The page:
Exactly one month ago, we brought some interesting information about an Audi TTS that was planning on making the Pike Peaks International Hill Climb without a driver sitting in the driver’s seat. That technology was brought forth by the masterminds over at Stanford University who have spent a lot of time working on the automobiles of the future. This technology is rapidly approaching reality and eventually there will be no need for drivers at all. Case in point is the Volkswagen Passat by the name of Junior. The VW was wired up before the Audi TTS (Shelley) was born and has even placed second in the Defense Advanced Research Projects Agency’s (DARPA) 2007 Urban Challenge, a race in which an autonomous car must navigate city streets, obey traffic laws, avoid obstructions, and, crucially, drive well among other cars in traffic. The video shown here illustrates Junior’s capabilities as they were back in 2007 when it was attempting to qualify for the Urban Challenge. The folks over at Stanford University came across some problems with Junior, but in the video shown after the jump, the solution to these problems is explained.
This is actually a remarkable story. Last week (Thursday, May 6, 2010 at 1:27pm to be exact), State Senator Terry Burton realized that his 2009 Chevrolet Impala had been stolen. Yes, not only did a thug steal a Chevy Impala, but it just so happened to be one owned by a Senator. Not good for Mr. Crook. To make matters worse for Sir Steal-a-Lot, the Impala was armed with On-Star’s Stolen Vehicle Slowdown. Oh yeah. After Senator Burton saw that his car was stolen, he called OnStar and reported it. OnStar then contacted local police, found the vehicle, and, when the vehicle was in a safe position, armed the Stolen Vehicle Slowdown. This technology can be remotely activated by an OnStar advisor once the car has been located by their GPS system and when police can see the vehicle and advise the OnStar representative that the car is in a safe position. The only thing left to do is activate it and watch the car slow down.
We can only imagine the look on the thief’s face as he saw the police cruisers gaining on him in the rearview mirror and then feel as the car slowly died to an idle position. Now, sitting in a non-moving car with the officers happily walking over to detain him, the crook’s hopes of getting away come crashing down and evaporating into the air under the hot sun. Not a good day for him, but an excellent day for Mississippi police, OnStar, and Senator Burton.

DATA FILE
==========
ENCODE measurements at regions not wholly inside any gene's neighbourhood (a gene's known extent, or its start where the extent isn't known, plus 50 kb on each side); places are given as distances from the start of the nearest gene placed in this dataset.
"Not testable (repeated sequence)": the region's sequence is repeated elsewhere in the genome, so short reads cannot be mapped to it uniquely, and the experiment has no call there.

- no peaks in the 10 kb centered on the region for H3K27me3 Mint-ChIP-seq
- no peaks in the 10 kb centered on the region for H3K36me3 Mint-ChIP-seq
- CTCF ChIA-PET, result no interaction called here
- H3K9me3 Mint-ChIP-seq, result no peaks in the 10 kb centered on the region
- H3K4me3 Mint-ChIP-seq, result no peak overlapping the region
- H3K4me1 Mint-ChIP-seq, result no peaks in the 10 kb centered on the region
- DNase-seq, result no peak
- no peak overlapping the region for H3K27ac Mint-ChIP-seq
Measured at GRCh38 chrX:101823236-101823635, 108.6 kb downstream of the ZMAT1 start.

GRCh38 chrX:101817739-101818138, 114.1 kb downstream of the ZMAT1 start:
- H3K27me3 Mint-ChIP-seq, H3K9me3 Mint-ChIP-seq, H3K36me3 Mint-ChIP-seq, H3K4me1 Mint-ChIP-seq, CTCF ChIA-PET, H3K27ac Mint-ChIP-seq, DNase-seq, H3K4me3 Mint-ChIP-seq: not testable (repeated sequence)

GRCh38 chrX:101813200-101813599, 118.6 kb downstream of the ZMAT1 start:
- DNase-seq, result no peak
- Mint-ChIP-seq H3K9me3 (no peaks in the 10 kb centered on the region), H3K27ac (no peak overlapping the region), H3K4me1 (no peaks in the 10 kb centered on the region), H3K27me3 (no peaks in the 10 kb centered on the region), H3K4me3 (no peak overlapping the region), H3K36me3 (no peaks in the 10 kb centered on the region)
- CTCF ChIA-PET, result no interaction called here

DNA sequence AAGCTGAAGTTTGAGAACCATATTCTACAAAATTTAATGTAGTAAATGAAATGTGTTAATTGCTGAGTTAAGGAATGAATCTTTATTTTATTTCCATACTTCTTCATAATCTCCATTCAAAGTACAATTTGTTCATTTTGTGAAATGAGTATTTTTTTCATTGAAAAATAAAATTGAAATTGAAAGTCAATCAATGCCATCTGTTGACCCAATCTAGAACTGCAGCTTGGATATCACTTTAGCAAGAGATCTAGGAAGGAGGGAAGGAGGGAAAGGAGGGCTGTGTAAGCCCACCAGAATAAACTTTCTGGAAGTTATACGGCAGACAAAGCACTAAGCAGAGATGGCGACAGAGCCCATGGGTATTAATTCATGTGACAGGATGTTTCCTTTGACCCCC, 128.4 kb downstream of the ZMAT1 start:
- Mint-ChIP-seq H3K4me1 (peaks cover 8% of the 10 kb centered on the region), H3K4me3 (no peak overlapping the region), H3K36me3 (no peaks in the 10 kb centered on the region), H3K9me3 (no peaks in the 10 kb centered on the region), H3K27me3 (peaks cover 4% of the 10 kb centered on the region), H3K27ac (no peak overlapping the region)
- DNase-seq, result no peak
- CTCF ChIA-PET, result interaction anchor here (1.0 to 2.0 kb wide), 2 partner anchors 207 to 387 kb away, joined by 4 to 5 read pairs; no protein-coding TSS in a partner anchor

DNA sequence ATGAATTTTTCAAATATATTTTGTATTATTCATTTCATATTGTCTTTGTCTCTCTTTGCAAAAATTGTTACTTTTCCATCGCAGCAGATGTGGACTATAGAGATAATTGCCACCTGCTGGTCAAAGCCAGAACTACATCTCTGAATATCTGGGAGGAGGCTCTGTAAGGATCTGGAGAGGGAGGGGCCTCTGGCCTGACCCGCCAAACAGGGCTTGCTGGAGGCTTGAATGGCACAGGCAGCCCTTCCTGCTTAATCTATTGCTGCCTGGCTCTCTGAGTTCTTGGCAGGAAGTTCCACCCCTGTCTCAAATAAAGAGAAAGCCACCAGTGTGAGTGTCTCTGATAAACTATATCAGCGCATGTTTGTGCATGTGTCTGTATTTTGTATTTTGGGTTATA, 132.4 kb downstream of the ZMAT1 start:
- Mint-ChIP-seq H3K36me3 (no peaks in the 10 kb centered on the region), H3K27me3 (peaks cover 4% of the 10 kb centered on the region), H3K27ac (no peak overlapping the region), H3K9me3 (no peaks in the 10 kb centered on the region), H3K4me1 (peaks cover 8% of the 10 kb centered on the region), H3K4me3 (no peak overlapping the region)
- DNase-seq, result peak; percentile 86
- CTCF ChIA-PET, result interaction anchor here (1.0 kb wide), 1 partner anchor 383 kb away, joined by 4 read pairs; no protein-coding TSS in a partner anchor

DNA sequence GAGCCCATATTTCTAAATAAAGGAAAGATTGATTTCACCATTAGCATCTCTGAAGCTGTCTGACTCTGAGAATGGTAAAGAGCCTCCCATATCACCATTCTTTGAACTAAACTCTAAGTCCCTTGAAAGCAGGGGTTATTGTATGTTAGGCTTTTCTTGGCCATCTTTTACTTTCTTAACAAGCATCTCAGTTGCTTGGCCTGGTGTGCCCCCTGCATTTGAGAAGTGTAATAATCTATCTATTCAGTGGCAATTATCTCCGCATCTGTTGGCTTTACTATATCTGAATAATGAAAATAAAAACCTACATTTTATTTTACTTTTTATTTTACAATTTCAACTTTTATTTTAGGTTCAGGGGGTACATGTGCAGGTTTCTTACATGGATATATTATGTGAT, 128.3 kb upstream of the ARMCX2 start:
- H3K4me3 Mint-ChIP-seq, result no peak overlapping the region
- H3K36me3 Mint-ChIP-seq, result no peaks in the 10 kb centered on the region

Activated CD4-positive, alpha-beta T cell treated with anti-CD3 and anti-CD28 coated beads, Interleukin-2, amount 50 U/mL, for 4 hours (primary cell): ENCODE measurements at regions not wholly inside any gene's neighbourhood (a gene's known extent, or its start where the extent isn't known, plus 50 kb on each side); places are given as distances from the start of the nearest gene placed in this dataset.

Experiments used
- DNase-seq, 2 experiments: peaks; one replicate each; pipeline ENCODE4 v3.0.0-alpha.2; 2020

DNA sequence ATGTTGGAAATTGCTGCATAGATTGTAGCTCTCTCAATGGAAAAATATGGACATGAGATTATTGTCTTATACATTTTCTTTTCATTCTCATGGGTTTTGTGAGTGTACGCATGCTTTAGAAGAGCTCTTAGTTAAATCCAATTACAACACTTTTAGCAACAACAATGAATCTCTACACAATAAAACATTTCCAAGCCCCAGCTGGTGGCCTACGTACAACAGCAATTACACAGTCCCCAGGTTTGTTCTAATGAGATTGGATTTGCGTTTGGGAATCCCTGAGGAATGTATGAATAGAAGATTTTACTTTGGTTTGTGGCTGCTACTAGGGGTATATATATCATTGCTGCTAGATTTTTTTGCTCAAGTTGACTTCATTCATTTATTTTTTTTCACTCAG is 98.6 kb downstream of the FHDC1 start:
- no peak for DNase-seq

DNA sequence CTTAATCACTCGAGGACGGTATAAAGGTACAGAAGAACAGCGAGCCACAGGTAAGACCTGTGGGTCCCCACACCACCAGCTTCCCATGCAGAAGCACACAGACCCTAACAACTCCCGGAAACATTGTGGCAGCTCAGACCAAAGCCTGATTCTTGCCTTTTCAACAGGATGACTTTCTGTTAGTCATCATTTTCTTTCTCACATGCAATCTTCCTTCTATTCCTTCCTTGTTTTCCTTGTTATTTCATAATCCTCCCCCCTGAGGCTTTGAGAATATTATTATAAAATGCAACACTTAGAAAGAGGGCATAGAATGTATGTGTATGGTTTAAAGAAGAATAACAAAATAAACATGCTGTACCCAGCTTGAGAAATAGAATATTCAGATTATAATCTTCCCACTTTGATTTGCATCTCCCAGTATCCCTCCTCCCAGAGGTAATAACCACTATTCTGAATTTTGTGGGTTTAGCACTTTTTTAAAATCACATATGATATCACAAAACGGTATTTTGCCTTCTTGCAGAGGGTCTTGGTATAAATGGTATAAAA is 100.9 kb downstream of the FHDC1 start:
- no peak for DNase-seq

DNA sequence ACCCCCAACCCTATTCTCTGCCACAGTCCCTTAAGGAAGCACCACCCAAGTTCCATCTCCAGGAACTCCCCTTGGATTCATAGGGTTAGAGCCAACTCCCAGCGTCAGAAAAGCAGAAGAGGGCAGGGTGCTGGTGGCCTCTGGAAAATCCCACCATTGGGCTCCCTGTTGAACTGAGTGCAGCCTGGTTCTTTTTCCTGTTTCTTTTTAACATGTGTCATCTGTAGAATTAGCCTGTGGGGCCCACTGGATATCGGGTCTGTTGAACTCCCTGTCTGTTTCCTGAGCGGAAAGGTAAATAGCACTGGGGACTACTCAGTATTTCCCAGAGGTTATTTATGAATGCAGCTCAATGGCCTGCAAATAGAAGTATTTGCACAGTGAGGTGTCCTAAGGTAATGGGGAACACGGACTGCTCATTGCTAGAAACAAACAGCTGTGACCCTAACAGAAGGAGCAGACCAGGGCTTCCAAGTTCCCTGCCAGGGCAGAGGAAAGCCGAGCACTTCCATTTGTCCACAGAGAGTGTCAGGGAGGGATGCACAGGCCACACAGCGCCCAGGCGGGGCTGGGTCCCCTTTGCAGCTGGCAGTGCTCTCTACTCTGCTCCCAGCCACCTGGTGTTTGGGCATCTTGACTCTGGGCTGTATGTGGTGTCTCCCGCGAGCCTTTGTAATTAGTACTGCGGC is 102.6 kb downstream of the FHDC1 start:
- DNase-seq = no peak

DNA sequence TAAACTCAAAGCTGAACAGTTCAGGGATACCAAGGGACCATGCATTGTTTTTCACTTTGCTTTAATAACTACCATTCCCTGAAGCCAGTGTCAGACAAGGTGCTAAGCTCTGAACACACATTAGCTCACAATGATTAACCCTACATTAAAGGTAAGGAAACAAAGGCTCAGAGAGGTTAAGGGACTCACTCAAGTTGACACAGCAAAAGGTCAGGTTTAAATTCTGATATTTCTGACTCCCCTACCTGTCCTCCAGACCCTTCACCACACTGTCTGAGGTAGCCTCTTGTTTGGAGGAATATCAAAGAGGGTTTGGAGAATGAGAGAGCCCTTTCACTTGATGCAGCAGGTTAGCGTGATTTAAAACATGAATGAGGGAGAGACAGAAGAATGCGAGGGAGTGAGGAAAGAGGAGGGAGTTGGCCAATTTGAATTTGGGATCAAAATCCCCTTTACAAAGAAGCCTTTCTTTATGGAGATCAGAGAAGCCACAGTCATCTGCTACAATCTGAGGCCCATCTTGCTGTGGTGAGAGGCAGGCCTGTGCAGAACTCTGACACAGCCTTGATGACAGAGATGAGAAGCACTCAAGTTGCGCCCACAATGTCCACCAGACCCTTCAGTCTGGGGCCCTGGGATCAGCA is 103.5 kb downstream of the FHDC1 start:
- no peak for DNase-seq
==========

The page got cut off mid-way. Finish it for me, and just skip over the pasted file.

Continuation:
This story is so perfect, so happily-ever-after, that one has to wonder if this was some sort of promotional setup by OnStar or Chevrolet . We are not saying it is, but we wouldn’t be surprised if it was.
Be careful everyone; Big Brother may soon be watching. Over the past week or so, we have brought forth a couple of articles based solely upon speeding . One of those articles highlighted the use of speed cameras and the population’s attempt to rid themselves of those electrical snitches . This particular situation, we have to say, is worse. Turns out, PIPS Technology Ltd, an American-owned company with a base in Hampshire, has decided that it could use technology to its advantage and create the SpeedSpike system. This system can calculate how fast someone is traveling in their vehicle from space. Yes, space. Apparently, this system combines number plate reading technology with a global positioning satellite receiver. What this combination means is the satellite can read your license plate at one point and then read it again at a point further down the road. This system of reading a driver’s license plate at two different locations allows for a calculation of speed. It is currently being tested by the Home Office in Southwark, London and the A374 between Antony and Torpoint in Cornwall.
Hitting the jump for the full story is recommended. Things get a little heated.